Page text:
Supreme Court Nominations

Switch from Nancy Drew to Perry Mason Laid Path for Sotomayor

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A diagnosis of diabetes for a young Sonia Sotomayor changed the direction of her life.

As a girl, Sotomayor loved Nancy Drew mysteries and wanted to be a police detective, the New York Times reports. But a doctor told her that would be a difficult career for someone with diabetes. So Sotomayor became a fan of Perry Mason and opted instead for a career as a lawyer.

Today the appeals judge on the 2nd U.S. Circuit Court of Appeals based in New York is reportedly on a short list of possible nominees to fill a U.S. Supreme Court seat for the retiring Justice David H. Souter. Some speculate whether diabetes could still be an issue, the newspaper says. Even though it has not been a problem for Sotomayor, the potential for complications could cut short a Supreme Court appointment.

Sotomayor grew up in a Bronx housing project where her mother, a nurse, bought the only set of encyclopedias in the neighborhood, the Times profile says. Her father died when she was 9.

Sotomayor has called her college days at Princeton a life-changing experience, the Times profile says. Sotomayor has said her experience on campus was like “a visitor landing in an alien country.” She didn’t volunteer in class her first year there. “I was too embarrassed and too intimidated to ask questions,” she said. She later attended Yale Law School.

“I have spent my years since Princeton, while at law school and in my various professional jobs, not feeling completely a part of the worlds I inhabit,” she said in one speech. “I am always looking over my shoulder wondering if I measure up.”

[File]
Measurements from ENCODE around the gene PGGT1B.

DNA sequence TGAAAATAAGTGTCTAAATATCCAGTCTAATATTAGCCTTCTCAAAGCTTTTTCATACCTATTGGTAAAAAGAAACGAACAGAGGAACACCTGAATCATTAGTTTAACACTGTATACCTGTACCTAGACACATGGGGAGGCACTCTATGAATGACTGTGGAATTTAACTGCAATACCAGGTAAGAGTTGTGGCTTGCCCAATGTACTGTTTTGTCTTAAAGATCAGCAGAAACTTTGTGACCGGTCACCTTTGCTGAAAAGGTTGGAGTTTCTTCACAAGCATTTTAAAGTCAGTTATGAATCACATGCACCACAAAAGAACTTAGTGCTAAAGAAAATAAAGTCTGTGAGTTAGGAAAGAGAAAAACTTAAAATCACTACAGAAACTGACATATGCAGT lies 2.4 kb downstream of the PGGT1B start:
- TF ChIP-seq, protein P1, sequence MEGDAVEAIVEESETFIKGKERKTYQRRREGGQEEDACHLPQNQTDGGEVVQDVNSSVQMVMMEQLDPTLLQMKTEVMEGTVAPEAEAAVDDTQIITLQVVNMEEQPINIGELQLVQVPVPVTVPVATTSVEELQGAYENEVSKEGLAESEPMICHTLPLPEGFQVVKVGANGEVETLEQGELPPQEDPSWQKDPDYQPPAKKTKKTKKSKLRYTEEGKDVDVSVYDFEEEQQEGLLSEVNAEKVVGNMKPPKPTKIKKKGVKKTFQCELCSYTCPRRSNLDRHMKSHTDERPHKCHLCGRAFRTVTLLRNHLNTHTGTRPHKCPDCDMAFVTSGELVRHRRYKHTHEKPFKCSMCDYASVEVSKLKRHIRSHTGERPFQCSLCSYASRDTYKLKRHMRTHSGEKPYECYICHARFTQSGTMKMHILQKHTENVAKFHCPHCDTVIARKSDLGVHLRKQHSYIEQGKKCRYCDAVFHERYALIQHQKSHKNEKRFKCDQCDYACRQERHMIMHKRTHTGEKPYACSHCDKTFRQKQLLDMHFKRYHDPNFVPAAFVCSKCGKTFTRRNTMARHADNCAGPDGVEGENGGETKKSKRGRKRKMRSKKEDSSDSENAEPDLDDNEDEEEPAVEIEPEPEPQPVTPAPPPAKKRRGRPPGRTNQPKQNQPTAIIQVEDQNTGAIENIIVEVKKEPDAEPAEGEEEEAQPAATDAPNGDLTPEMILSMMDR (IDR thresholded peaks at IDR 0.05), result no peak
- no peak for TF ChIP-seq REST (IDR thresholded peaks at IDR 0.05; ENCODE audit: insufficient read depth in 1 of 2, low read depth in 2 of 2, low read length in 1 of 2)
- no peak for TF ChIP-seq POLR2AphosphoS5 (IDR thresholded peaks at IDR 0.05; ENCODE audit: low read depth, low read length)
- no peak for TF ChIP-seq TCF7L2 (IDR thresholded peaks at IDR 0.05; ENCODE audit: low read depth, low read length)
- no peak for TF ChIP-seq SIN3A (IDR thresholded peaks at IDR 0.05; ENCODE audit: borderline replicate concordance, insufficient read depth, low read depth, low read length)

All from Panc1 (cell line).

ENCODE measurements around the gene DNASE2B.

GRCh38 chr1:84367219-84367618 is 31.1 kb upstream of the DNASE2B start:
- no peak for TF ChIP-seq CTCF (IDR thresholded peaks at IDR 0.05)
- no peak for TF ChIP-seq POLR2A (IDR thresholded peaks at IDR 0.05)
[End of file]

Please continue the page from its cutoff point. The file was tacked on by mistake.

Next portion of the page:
Another story in the New York Times highlights another Sotomayor speech in which she said the ethnicity and sex of a judge “may and will make a difference in our judging.”

“I would hope that a wise Latina woman with the richness of her experiences would more often than not reach a better conclusion than a white male who hasn’t lived that life,” said Sotomayor, who is of Puerto Rican descent.

The Times highlights some of Sotomayor’s best-known decisions, including:

• As a trial judge, Sotomayor ended a baseball strike in 1995 by ruling baseball owners were trying to subvert the labor system.

• Sotomayor voted with an appeals panel rejecting a challenge by white firefighters who sued after the fire department threw out a promotions test that produced no minority candidates. The case is pending before the U.S. Supreme Court.

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